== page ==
The Wrong Side of Modern
By Tim Willard
April 26, 2006
The Christian subculture intensely churns the waters of the mainstream culture in attempts to better understand and communicate with the unbelieving world. Now, arguably, more than ever, the church struggles to keep pace with cultural shifts in media and pop culture. The old, “modern” guard of Christianity attempted to reach the culture through mass evangelism and apologetics. Knowledge is king to the moderns. However, the tide shifted years back, and a revolution of sorts began to permeate “modern thought.”
The postmodern tide crashes the shores of Christendom, and demands that Christians think differently. Experience and encounter drive postmodernism; knowledge (leading to wisdom) is all but denied. It has become relative.
Moderns rely too heavily on systems; postmoderns don’t rely on anything. Which is right? In an attempt to progress Christian thought many of today’s emerging church leaders desire a new kind of Christian. But at what cost? We think our culture is so far advanced and complicated that no other culture faced what we face. Have we forgotten the great Roman civilization and their advanced waterways and highways and politics and education?
As always, whenever a new way of thinking comes into vogue, we are quick to hoist it up as our mainsail. We pull down the ragged sails of modernity, replacing them with the new guard of Christian thought—postmodernism. But have we fallen in love with the reactionism or the substance of the postmodern mindset? Are we so bent on being postmodern that we forget the reason why we desired change in the first place?
It is frightening to see churches infatuated with the postmodern paradigm. We don’t need to throw the moderns out with the bathwater. Integrating worship services with the older crowd is a great way to incite cross-generational discipleship. We must find ways to progress with the times and still keep the wonder of enlightenment strong.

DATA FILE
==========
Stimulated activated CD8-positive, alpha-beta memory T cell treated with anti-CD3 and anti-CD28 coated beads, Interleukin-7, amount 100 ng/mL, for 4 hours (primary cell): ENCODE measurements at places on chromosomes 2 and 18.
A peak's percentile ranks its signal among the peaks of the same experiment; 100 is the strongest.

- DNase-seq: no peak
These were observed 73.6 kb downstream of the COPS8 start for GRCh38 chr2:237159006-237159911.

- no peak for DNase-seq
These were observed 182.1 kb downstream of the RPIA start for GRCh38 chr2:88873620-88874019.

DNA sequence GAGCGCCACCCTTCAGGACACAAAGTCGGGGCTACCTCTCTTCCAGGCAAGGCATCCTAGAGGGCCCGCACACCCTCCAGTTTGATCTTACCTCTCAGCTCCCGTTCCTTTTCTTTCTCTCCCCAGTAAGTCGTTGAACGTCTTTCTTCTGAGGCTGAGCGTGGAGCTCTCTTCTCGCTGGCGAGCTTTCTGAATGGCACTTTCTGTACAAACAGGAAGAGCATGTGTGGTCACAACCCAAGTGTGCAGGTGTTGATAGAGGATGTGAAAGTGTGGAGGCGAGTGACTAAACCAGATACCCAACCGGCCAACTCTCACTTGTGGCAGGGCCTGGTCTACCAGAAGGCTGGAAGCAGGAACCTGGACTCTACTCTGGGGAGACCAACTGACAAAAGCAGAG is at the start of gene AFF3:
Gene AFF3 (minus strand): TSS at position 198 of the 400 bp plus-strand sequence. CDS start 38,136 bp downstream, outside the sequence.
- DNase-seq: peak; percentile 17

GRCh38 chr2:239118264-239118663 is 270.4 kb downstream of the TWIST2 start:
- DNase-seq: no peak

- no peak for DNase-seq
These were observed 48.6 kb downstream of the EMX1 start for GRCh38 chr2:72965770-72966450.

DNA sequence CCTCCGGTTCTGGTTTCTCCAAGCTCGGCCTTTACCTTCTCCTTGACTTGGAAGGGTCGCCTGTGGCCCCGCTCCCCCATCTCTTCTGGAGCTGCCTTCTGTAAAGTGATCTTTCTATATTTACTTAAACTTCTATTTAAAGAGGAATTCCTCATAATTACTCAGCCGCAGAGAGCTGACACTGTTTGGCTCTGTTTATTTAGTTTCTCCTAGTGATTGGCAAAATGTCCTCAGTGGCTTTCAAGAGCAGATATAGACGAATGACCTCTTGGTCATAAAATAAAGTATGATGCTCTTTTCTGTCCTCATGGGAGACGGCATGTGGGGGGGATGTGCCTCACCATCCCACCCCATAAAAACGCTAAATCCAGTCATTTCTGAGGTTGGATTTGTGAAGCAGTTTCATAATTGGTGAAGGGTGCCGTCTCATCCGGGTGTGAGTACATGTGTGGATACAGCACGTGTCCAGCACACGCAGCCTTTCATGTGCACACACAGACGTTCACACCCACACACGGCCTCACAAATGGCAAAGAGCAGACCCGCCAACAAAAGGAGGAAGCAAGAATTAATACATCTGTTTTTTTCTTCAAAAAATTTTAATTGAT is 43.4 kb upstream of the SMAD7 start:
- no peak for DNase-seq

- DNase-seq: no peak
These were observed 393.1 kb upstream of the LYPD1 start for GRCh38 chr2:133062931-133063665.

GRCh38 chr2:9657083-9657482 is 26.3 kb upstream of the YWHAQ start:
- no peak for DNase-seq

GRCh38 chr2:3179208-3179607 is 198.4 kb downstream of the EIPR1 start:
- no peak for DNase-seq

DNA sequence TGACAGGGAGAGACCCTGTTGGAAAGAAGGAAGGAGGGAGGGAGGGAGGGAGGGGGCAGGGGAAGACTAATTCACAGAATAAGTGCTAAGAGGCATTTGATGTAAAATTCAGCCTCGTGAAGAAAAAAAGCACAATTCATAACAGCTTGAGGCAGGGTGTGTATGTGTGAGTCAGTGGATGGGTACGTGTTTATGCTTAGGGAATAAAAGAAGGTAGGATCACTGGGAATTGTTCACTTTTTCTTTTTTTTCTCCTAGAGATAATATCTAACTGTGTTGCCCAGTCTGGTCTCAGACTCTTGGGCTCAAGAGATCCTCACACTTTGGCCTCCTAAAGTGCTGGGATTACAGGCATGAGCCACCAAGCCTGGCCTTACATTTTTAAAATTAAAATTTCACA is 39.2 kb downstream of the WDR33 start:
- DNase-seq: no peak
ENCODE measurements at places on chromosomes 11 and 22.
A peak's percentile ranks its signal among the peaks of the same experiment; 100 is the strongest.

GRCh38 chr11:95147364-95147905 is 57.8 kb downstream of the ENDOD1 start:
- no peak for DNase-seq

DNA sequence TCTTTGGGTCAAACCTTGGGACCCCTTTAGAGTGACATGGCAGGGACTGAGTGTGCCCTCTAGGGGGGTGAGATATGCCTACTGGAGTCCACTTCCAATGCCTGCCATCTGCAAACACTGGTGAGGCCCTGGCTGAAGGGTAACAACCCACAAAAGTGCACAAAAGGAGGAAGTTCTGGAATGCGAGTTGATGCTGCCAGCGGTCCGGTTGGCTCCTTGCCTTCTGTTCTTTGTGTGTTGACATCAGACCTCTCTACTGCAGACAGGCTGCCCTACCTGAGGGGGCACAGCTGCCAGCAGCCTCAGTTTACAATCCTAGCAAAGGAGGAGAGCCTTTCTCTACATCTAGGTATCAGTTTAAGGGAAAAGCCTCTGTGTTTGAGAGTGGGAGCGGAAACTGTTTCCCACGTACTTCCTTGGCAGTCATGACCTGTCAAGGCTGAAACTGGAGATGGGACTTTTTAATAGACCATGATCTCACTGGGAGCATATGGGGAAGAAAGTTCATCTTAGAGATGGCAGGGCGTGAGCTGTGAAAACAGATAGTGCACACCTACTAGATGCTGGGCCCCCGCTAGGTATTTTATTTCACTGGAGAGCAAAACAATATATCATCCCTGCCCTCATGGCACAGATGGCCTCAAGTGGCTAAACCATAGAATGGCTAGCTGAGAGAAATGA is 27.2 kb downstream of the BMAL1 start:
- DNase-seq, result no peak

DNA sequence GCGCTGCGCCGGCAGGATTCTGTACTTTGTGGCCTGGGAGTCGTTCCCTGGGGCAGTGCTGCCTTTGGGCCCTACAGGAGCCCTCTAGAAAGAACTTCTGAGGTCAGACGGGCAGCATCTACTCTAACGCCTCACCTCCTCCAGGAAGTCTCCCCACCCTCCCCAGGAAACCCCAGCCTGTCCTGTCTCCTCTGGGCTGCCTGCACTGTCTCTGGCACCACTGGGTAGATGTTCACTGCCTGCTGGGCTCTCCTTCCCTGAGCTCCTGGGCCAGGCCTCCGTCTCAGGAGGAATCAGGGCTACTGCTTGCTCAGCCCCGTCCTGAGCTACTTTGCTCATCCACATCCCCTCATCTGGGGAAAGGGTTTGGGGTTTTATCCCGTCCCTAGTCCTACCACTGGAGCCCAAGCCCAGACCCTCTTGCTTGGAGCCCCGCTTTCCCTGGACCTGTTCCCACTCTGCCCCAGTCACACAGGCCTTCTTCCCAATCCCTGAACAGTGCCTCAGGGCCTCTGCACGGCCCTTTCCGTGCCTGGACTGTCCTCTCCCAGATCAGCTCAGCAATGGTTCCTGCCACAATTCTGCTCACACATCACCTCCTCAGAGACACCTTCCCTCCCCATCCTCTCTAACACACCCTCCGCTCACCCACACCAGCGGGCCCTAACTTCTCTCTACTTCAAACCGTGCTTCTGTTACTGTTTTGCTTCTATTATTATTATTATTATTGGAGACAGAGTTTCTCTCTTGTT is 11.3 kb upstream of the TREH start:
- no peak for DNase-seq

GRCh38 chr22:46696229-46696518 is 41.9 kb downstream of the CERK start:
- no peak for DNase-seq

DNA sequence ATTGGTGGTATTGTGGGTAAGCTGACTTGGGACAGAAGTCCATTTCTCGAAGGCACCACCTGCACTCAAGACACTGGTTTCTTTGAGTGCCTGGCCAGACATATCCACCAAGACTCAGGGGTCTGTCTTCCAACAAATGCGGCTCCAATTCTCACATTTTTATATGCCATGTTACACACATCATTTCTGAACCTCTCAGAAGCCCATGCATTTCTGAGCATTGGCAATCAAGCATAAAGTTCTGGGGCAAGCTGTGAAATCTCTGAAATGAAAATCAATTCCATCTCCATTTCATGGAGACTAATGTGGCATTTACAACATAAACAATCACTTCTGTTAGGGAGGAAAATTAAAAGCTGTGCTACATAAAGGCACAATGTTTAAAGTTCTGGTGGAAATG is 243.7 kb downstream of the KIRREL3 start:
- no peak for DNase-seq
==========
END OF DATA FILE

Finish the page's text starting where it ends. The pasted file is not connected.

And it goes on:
So caught up are we in our little culture feuds, that we forget the depth of simplicity that defines our faith. Allow me to interject a short passage from C.S. Lewis’ The Great Divorce.
Every poet and musician and artist, but for Grace, is drawn away from love of the thing he tells, to love of the telling till, down in Deep Hell, they cannot be interested in God at all but only in what they say about Him. For it doesn’t stop at being interested in paint, you know. They sink lower—become interested in their own personalities and then in nothing but their own reputations.
The Christian subculture is infatuated with the ideas of postmodernity so much so that we focus more on a social gospel than on the impact of the gospel. If anyone ever desires to make an eternal impact, the first steps should be taken from a prostrate position.
The postmodern Christian successfully tells a compelling story about how the Christian life should be lived; but in so doing, allows itself to be drawn away from the very thing it loves. Reminiscent of the Church of Ephesus described in the book of Revelation, the American Christian subculture too often stands in a vacant lot and shouts truth about nothing really.
In the passage above C.S. Lewis describes what it is like to put our own infatuations before God. This is called idol worship and, according to Lewis, gains us nothing but hell.